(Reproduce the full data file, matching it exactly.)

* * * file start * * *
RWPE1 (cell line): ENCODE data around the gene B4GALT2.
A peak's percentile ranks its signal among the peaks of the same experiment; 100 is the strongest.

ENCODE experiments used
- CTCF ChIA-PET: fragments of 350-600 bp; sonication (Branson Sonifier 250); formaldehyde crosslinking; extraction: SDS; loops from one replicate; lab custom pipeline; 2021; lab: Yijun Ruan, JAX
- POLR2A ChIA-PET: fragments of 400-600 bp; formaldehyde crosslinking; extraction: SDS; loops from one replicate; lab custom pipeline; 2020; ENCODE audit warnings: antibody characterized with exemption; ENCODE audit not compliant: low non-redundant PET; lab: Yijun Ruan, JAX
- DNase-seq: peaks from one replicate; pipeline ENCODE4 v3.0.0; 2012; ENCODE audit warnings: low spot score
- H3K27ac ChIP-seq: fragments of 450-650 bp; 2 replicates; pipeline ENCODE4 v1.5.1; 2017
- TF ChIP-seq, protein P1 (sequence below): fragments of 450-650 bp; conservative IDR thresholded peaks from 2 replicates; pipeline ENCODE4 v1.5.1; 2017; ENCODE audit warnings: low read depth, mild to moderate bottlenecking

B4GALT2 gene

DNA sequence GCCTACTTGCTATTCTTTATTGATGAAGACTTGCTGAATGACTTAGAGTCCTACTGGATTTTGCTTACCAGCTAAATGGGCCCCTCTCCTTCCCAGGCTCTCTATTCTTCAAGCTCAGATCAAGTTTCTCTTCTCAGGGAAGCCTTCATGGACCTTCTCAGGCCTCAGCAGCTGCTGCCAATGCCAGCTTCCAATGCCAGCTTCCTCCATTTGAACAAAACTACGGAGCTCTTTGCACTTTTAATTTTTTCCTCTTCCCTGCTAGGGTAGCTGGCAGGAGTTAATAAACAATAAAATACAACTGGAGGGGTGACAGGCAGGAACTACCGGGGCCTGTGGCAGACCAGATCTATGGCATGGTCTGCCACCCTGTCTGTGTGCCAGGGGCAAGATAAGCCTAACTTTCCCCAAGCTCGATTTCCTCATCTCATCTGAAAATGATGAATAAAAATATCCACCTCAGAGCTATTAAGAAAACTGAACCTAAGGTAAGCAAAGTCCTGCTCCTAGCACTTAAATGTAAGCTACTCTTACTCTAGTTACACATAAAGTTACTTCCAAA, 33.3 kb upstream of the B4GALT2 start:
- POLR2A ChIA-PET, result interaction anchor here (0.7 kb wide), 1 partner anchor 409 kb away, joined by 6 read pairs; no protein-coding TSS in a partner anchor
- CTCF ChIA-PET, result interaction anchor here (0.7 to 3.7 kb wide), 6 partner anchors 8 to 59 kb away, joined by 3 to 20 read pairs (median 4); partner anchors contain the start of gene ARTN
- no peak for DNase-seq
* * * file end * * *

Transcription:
RWPE1 (cell line): ENCODE data around the gene B4GALT2.
A peak's percentile ranks its signal among the peaks of the same experiment; 100 is the strongest.

ENCODE experiments used
- CTCF ChIA-PET: fragments of 350-600 bp; sonication (Branson Sonifier 250); formaldehyde crosslinking; extraction: SDS; loops from one replicate; lab custom pipeline; 2021; lab: Yijun Ruan, JAX
- POLR2A ChIA-PET: fragments of 400-600 bp; formaldehyde crosslinking; extraction: SDS; loops from one replicate; lab custom pipeline; 2020; ENCODE audit warnings: antibody characterized with exemption; ENCODE audit not compliant: low non-redundant PET; lab: Yijun Ruan, JAX
- DNase-seq: peaks from one replicate; pipeline ENCODE4 v3.0.0; 2012; ENCODE audit warnings: low spot score
- H3K27ac ChIP-seq: fragments of 450-650 bp; 2 replicates; pipeline ENCODE4 v1.5.1; 2017
- TF ChIP-seq, protein P1 (sequence below): fragments of 450-650 bp; conservative IDR thresholded peaks from 2 replicates; pipeline ENCODE4 v1.5.1; 2017; ENCODE audit warnings: low read depth, mild to moderate bottlenecking

B4GALT2 gene

DNA sequence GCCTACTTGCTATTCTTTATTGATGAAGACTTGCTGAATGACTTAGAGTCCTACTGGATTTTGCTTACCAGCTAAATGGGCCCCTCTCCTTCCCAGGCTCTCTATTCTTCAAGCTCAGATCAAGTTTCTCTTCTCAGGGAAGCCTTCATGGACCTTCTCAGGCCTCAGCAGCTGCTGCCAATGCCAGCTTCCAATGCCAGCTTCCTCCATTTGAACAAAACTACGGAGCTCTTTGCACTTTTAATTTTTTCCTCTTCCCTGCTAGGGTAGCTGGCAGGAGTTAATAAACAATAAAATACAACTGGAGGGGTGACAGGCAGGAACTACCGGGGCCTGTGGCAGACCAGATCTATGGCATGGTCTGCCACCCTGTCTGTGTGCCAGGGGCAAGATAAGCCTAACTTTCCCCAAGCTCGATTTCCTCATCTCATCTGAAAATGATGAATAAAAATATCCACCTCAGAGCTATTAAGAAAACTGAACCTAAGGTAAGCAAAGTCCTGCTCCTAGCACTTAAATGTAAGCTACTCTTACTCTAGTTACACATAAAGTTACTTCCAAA, 33.3 kb upstream of the B4GALT2 start:
- POLR2A ChIA-PET, result interaction anchor here (0.7 kb wide), 1 partner anchor 409 kb away, joined by 6 read pairs; no protein-coding TSS in a partner anchor
- CTCF ChIA-PET, result interaction anchor here (0.7 to 3.7 kb wide), 6 partner anchors 8 to 59 kb away, joined by 3 to 20 read pairs (median 4); partner anchors contain the start of gene ARTN
- no peak for DNase-seq